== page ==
Off the shelf electric
Perhaps the biggest indication of the future of electric is the willingness of production and semi-production builders to put their flags to the mast and embrace it. One of the first was Hanse, who developed a version of their 315 utilising a Torqeedo electric pod system. Providing around the same amount of power as a 10 horsepower diesel, a 4.4kwh lithium ion battery pack powers the system. Depending on how much you want to spend, motoring range can be extended with more batteries. A generator takes the place of the engine to charge the system and extend range if necessary.
One extra benefit was the electric pod’s directional control. With no through hull fittings or shaft to worry about, the pod drive on the 315 is mounted directly onto the rudder, meaning it doubles as a directional thruster. As their promotional video shows, the effect in the marina is dramatic, meaning she can easily turn within her own length by combining thrust and maximum leverage.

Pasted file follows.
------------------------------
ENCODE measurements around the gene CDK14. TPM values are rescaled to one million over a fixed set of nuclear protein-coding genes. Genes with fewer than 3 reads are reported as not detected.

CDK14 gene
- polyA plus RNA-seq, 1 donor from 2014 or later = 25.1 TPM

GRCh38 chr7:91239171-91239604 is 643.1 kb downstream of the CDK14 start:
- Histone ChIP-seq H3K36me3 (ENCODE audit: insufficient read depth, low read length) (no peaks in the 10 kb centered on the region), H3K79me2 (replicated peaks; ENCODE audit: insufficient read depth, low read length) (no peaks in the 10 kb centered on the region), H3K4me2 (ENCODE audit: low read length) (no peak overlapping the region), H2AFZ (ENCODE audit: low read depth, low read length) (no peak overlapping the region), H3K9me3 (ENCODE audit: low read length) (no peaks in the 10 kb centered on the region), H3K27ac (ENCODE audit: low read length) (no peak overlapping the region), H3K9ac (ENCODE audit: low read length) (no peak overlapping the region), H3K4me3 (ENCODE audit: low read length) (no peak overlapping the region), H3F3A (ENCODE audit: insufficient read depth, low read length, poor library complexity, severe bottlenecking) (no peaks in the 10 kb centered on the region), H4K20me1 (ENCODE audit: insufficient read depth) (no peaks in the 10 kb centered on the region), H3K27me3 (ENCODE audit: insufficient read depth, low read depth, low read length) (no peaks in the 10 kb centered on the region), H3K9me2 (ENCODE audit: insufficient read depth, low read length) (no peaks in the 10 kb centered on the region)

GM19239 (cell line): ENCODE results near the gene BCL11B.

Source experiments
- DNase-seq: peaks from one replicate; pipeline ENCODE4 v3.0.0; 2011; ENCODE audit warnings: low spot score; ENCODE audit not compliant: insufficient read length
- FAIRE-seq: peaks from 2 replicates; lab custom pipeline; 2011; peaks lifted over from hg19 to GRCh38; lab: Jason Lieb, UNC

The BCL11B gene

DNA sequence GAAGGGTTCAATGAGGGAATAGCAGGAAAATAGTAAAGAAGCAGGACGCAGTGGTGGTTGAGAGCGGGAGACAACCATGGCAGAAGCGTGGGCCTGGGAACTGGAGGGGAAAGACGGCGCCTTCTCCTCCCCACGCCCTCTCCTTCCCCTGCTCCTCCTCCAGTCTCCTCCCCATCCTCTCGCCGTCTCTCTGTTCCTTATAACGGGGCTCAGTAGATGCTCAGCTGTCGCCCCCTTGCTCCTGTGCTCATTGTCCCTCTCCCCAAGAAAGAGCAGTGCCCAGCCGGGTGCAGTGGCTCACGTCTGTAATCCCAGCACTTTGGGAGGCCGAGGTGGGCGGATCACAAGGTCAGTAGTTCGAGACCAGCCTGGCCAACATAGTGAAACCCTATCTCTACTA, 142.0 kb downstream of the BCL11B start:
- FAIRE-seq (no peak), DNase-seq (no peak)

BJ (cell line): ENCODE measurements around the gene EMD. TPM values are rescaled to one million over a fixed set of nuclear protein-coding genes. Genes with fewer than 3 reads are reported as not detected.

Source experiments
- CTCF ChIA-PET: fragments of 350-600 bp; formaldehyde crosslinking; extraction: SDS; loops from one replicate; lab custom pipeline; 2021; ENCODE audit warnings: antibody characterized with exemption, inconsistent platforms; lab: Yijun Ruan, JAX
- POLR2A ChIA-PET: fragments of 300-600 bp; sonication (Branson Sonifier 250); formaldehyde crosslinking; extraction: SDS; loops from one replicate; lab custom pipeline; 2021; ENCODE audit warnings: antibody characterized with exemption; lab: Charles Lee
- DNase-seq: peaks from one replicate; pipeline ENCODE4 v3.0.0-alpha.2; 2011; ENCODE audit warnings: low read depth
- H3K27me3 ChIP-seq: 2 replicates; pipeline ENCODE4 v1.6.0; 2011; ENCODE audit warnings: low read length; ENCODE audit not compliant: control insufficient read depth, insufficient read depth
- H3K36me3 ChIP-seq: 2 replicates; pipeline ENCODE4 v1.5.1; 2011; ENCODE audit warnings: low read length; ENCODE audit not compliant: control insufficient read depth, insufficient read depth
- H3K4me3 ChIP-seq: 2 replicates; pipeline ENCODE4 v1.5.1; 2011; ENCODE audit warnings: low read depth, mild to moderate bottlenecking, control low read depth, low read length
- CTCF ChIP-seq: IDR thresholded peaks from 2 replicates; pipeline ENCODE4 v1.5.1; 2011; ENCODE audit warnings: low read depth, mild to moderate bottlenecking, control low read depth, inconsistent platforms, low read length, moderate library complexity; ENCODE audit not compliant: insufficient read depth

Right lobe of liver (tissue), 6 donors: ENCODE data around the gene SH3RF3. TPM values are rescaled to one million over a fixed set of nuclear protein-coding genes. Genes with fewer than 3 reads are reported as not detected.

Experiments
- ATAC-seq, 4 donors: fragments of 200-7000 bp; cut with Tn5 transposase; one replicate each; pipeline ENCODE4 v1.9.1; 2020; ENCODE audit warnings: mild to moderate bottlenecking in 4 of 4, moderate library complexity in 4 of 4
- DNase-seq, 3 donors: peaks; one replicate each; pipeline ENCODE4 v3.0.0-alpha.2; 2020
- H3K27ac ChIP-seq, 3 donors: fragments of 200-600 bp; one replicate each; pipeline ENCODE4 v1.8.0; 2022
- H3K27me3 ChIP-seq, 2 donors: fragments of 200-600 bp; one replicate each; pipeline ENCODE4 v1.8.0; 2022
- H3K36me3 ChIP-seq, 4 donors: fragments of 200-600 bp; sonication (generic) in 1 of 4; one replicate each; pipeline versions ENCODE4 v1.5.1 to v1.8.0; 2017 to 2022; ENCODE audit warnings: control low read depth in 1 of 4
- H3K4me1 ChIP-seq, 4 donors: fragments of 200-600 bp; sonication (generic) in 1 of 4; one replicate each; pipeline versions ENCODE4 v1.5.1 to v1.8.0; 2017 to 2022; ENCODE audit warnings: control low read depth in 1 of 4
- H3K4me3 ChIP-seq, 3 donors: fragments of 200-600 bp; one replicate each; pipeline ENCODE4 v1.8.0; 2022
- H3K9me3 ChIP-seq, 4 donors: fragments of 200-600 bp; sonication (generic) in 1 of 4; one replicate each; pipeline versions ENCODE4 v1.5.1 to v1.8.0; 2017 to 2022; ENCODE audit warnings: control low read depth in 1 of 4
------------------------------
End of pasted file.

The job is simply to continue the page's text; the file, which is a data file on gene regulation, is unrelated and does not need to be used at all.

Arcona, Dufour, Elan and Delphia also have electric models and are each taking their own direction on entering the market.
Arcona’s 380Z (the ‘Z’ stands for ‘zero emission’) fully electric yacht has solar panel covered sails, capitalising on the large surface area to top up batteries under sail. In the multihull market, there is even more scope for solar, wind and hydrogenation due to the much larger horizontal surface area available for solar charging.
Arcona has installed solar sails on its latest 380Z electric yacht
One of several battery banks on the Arcona 380Z shows the scale of cells needed for propulsion
An electric throttle does not have a mechanical link to the motor so can be located wherever it is convenient